If the book hasn’t yet been written, it’s utterly overdue, and just to get the ball rolling let me suggest the title: Surviving Life with a Scarfer.
It seems to be a truism in life that those of us who meticulously watch our food intake pair up with those who consider pizza four nights a week to be a cool perk of adult life, and pack cupboards like they’re settling in for a long Dakota winter.
In desperation, amateur healthies may attempt to upgrade the scarfer by quietly substituting applesauce for oil in cake batter or pureed carrots in mac ‘n’ cheese, but dedicated scarfers merely laugh at these attempts and forage on.
Save your precious energy and use it to create a plan to maintain your smart eating habits while the scarfer continues to vacuum up copious amounts of calories.
Long story, short: I lost 55 lbs. in my early 40s. It’s 17 years later, and I’ve maintained the original loss, and at this moment I’m 58.
When you live with a scarfer, the main trick is to take the edge off your hunger 24/7/365 until you form an ironclad habit that’ll keep you on your smart eating path even while he mainlines the junk.
Back when I ate right along with my scarfer – and ballooned because of it – I had to put some serious planning into how to coexist with someone who eats the exact opposite of me.
These days, I eat my healthy food while he goes for the junk food. He could stand to lose a few (and doesn’t care), and I’m hanging at my lowest weight (and care a lot).
Yes, two diabolically opposed people can live happily (enough) together.
When I finally realized that my scarfer would never – like, ever – join me on my Smart Eating Lifestyle, out of desperation I learned a few tricks:
For almost two decades, I’ve kept a spiral pad and paper by my fridge and count everything I eat (I count points, others count calories, but whatever you do: count something. Studies show and so forth).
Cottage cheese loves us and wants us to be happy.
Every two hours I eat something small but substantial, like an apple or a banana with a teaspoon or two of peanut butter, a half-cup of cottage cheese, whole-wheat English muffins paired with a protein… you get the idea.
Keep smart food options that you really like in your kitchen at all times so that you can realistically stay moderately full. On a scale of 1 to 10 – one being horribly stuffed, 10 being “about to pass out from hunger” – don’t let yourself get hungrier than a four. Handling the scarfer’s marshmallow chocolate whatevers is much easier if you don’t allow yourself to get too hungry.
This one is so, so true, but most don’t believe me. When I daydream about junk food, it’s merely a sign that I’m hungry. When I eat something substantial, the junk food cravings disappear.
Would you believe that after 17 years of maintenance, I still re-learn this truism almost on a daily basis?
So, work to embed this valuable skill into your heart, but don’t expect yourself to get it right the first time or the 51st time. Just test what I’m suggesting: the next time you want to go Cookie Monster on snacks or treats, tell yourself that you’re actually just hungry and need real food.
Cravings = hunger. Nothing more, nothing less.
First, I should say that while my husband thinks being called “a scarfer” is hilarious, most won’t see the humor, so keep the word “scarfer” locked away in your heart.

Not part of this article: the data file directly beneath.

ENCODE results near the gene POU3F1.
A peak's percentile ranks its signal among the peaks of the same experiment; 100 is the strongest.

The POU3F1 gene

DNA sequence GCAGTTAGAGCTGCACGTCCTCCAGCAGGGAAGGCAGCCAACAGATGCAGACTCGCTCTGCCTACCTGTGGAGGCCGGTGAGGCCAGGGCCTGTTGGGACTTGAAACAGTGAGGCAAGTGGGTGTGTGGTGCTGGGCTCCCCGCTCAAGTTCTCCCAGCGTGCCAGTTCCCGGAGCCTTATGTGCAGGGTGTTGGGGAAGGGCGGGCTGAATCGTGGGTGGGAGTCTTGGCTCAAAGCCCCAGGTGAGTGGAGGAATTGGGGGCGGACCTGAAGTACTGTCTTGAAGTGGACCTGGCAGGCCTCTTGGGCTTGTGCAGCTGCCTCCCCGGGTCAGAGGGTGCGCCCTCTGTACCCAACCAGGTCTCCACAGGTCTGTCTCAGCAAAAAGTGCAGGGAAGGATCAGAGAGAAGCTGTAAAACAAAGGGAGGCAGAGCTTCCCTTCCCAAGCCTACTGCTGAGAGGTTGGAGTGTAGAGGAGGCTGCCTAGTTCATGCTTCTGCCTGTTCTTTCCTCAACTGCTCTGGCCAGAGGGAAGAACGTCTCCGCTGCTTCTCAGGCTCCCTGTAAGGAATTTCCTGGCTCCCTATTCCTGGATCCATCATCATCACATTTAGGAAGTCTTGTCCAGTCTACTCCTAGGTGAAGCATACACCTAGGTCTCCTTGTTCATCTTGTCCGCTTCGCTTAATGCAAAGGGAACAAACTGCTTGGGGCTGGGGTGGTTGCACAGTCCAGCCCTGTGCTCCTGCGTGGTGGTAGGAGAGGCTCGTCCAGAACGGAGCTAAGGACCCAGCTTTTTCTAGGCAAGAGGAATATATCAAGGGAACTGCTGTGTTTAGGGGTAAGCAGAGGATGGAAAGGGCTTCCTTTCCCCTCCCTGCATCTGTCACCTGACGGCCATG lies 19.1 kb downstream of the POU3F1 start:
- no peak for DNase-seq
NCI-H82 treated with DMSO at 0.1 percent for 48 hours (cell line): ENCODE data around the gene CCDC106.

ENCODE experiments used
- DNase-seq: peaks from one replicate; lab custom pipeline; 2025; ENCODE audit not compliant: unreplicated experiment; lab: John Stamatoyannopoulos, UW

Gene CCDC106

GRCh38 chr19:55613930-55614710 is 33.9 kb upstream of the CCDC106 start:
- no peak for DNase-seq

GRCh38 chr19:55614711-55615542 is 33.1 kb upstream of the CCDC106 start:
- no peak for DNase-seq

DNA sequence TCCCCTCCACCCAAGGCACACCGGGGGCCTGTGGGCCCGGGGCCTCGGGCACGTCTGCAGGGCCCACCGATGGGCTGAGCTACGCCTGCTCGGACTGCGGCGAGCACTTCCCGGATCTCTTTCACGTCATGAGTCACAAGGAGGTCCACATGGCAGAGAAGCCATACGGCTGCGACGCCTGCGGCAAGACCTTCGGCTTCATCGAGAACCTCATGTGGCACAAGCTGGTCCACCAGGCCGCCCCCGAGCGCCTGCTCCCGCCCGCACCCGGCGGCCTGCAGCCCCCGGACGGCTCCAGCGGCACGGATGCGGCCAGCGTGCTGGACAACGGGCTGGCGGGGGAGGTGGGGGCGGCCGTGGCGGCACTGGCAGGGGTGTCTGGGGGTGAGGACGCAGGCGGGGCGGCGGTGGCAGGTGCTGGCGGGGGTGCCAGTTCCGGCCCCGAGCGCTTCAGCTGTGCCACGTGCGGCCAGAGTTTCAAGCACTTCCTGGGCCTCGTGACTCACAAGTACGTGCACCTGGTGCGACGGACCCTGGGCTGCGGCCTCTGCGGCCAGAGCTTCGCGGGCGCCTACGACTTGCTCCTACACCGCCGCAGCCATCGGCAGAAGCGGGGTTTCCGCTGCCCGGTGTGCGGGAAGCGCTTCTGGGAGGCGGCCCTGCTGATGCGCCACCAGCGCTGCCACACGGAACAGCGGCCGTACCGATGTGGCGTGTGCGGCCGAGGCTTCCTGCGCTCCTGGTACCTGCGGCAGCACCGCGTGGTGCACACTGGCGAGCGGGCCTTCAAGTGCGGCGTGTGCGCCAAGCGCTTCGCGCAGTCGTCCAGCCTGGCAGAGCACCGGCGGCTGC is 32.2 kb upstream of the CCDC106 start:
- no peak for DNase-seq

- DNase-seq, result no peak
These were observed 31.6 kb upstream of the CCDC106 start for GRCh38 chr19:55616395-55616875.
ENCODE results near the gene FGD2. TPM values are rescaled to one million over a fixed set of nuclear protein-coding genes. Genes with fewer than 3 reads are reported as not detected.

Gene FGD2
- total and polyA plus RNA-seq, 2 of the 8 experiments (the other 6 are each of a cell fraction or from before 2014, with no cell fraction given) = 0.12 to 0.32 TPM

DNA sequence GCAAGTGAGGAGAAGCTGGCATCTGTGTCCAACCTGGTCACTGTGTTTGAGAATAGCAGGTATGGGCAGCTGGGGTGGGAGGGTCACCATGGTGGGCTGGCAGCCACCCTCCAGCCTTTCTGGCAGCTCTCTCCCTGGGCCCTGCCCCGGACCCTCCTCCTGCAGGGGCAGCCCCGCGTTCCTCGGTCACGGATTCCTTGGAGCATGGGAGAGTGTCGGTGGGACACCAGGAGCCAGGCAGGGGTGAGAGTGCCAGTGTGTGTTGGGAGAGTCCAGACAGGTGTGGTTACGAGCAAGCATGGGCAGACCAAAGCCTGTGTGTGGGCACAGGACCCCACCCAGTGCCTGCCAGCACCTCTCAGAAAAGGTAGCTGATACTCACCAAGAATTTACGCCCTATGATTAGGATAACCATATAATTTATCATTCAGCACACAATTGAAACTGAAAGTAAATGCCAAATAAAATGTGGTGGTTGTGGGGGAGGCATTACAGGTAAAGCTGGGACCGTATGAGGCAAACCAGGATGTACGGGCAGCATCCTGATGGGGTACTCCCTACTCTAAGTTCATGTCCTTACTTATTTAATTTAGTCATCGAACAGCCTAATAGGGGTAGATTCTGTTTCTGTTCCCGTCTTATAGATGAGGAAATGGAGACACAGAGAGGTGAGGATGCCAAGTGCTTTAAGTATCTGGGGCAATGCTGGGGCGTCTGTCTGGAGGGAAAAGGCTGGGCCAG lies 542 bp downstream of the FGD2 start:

If you know your scarfer prefers the word “foodie,” then use the word “foodie.”
Whatever it takes.
Also, this tool only works if used in conjunction with the kindest attitude and your best smile. Gently ask your scarfer to please place all of his “special food” on the highest shelf where it can’t be seen or even reached by you without a step stool. (Good time to say: If you have a step stool in your kitchen, now is the time to put it in the garage behind several big items like bikes and yard equipment).
At least in my case, the more time consuming and hard it is to find something like the step stool, the more likely I am to entirely forget about the food I was trying to reach anyway.
As long as you’re talking to your scarfer, also request that treats be “enjoyed” out of sight too. Your scarfer won’t comply? That’s fine. Just say, “Awesome!! Then let’s eat the treats together!!” The second your scarfer sees that you’re about to paw through his stash, the quicker the treats will be out-of-sight. (Use tool as needed.)
Encourage your scarfer to purchase junk food that you don’t like. In my case, I can easily forgo strawberry ice cream, most cookies and candy. I’d be a goner, however, if my scarfer brings home rocky road ice cream.
These beauties are a tasty dessert and don’t break the calorie-bank.
When all else fails and you long to join your scarfer in a little delicious desserting, go to these options that do way less damage than, say, half of the Tuxedo cake from Costco:
In the end, living happily with a scarfer while maintaining your Smart Eating Lifestyle has everything to do with – what the therapy-world calls – “individuation” meaning to consciously step into your life as an individual outside of your partner. You’ve learned to tell yourself: I’m at peace with the idea that my partner and I have entirely different approaches to health, food, and the body.
So, keep telling yourself, we eat differently, and that’s okay. Say this over and over and over to yourself. And one evening, your scarfer will plop on the couch beside you with a bowl packed in chocolate mint chip, and – at un-fun moments like these – you’ve learned to ask yourself this life-altering question:
Would I rather be a size 8 or would I rather eat ice cream?
And boom!! With one little mind-shift the ice cream loses its luster and you’re back in charge.
Have you found it difficult to live with a partner who loves enormous amounts of food? Has it been your assumption that you partner and you have to agree on eating styles? How does it feel to eat so differently from your partner?